The theo-nerdiest podcast on the intertubes, Homebrewed Christianity, just finished up what they called the Easter call-in challenge in which listeners of the podcast called in and responded to a post written by one of the makers of the podcast, Bo Sanders. Essentially, Bo’s argument is that God sent Jesus into the world for many reasons and Jesus, because he was faithful to God’s intention for sending him into the world, was then murdered unjustly by an oppressive system that was threatened by his radical message of forgiveness, love and peace. You can read the original post here.
Ken Alton from northern British Columbia called in with this response:
Did God send Jesus to die on a cross? Did God send Jesus to die for our sins?
My reaction is to say no. God sent Jesus to save us.
And I want to say that there was a possibility, even way back in biblical times, that Israel, responding in human freedom, could have realized just who this Messiah was and got behind and between and caught up in the kin-dom, such that all nations would have been drawn to that light, that human flourishing and the kin-dom be proclaimed to the ends of the earth without there being a cross in the story.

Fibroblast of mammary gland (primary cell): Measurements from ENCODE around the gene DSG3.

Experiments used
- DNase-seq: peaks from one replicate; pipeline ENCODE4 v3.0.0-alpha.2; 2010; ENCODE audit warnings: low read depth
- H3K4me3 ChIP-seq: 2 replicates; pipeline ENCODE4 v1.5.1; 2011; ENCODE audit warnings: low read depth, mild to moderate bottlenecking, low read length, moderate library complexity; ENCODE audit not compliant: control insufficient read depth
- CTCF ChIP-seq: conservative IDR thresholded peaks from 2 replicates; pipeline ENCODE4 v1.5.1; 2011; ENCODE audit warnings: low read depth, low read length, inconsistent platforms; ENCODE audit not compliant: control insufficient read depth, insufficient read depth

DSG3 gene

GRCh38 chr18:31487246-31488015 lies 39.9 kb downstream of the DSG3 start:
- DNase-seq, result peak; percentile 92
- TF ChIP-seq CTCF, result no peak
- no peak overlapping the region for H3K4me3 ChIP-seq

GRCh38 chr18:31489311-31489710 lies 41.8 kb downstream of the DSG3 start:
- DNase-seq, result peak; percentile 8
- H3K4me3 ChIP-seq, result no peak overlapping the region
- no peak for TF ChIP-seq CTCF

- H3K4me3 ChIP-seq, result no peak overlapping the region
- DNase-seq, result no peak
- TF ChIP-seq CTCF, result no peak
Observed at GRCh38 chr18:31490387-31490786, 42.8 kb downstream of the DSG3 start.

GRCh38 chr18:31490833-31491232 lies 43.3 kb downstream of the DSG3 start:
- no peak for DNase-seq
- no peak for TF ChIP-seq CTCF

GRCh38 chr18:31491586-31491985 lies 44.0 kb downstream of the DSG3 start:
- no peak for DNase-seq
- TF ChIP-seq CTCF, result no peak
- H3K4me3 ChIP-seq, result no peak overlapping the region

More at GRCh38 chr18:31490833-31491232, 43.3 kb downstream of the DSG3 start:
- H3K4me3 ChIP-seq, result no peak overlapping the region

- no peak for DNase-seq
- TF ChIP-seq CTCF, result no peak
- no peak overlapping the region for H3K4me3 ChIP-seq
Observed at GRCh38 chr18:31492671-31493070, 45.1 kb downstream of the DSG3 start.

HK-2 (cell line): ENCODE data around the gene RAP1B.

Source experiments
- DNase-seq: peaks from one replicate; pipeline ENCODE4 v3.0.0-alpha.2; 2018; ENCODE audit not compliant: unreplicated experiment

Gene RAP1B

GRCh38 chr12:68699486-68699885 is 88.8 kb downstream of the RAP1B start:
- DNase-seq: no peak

I want to say that even with the Sanhedrin being all caught up in shoring up their hierarchy and religiosity, then Pilate and Herod could have responded, in human freedom, to the invitation of God in their ears at that moment, to the invitation of God standing right in front of them, and set Jesus free, not only set him free but got behind and between and caught up in the kin-dom and taken it to the ends off the earth in a different way, also without there being a cross in the story.
Jesus could have lived to a ripe old age, teaching thousands of brew-babies brought to him from miles around, sitting on a swing hanging from a tree to fulfill the prophecy. And after he died in his sleep, God still could have raised him from the grave and the lesson of new life could have been learned, and the giving of the Spirit could all have happened without a cross.
If none of that was a real possibility on Christmas morning, then something is wrong in how I understand our human freedom to say yes to Sophia’s divine wisdom whispered in each and every ear. I know we live in a world where the cross did happen. Thank God that cross is not the end of the story. Maybe if we spent less time focused on Jesus having to die for us, we could open ourselves to being able to live into that kin-dom that is always coming near, so near that it is among us even now.